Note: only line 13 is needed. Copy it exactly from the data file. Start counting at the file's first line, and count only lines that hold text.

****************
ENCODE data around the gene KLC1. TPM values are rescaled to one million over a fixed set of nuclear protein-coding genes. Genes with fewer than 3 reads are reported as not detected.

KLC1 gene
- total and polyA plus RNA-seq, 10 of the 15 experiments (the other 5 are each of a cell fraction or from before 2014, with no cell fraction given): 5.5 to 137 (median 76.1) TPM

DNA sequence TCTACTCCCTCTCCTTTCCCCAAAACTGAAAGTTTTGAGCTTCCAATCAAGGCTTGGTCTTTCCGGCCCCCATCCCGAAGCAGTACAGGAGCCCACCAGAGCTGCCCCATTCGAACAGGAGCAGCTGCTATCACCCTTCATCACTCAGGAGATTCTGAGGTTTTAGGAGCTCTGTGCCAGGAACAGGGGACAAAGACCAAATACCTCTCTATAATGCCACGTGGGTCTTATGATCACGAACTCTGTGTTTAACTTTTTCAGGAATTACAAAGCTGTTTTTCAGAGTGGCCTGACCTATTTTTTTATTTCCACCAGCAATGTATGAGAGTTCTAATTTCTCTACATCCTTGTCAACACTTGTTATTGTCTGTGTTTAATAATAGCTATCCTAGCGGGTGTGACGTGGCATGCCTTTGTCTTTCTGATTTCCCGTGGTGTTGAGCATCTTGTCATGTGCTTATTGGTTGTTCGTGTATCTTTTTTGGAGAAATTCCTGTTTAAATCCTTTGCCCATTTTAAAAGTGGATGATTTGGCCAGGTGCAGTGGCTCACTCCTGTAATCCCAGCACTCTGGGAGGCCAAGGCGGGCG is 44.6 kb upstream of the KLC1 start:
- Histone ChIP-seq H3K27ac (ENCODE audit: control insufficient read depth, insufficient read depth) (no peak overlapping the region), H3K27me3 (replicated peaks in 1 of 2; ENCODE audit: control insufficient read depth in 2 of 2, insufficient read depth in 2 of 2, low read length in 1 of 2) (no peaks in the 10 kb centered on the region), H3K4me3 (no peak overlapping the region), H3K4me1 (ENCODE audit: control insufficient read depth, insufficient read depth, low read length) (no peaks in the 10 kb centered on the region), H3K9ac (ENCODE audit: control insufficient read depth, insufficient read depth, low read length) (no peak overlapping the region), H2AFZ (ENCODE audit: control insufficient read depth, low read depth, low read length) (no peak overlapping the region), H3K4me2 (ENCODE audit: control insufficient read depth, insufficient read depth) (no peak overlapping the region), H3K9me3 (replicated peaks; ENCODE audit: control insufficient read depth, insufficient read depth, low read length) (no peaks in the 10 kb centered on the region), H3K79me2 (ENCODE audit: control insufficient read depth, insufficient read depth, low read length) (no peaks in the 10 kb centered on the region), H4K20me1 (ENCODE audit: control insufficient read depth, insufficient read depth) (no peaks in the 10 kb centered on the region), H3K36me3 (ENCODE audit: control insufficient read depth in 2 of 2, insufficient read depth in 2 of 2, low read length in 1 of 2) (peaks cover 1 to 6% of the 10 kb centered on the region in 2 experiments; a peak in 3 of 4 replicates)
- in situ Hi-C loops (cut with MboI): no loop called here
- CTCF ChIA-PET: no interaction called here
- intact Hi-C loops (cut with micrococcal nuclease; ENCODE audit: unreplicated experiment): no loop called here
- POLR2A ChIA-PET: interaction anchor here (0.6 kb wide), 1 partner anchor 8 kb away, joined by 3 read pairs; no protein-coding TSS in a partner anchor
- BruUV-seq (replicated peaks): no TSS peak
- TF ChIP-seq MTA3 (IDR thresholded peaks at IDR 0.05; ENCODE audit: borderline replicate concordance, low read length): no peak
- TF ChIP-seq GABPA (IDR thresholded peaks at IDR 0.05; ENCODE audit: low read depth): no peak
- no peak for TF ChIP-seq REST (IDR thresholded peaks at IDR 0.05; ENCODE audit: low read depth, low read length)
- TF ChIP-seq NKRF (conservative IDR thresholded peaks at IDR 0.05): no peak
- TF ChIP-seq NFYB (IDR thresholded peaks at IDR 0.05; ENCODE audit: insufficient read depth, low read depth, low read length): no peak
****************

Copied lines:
- no peak for TF ChIP-seq REST (IDR thresholded peaks at IDR 0.05; ENCODE audit: low read depth, low read length)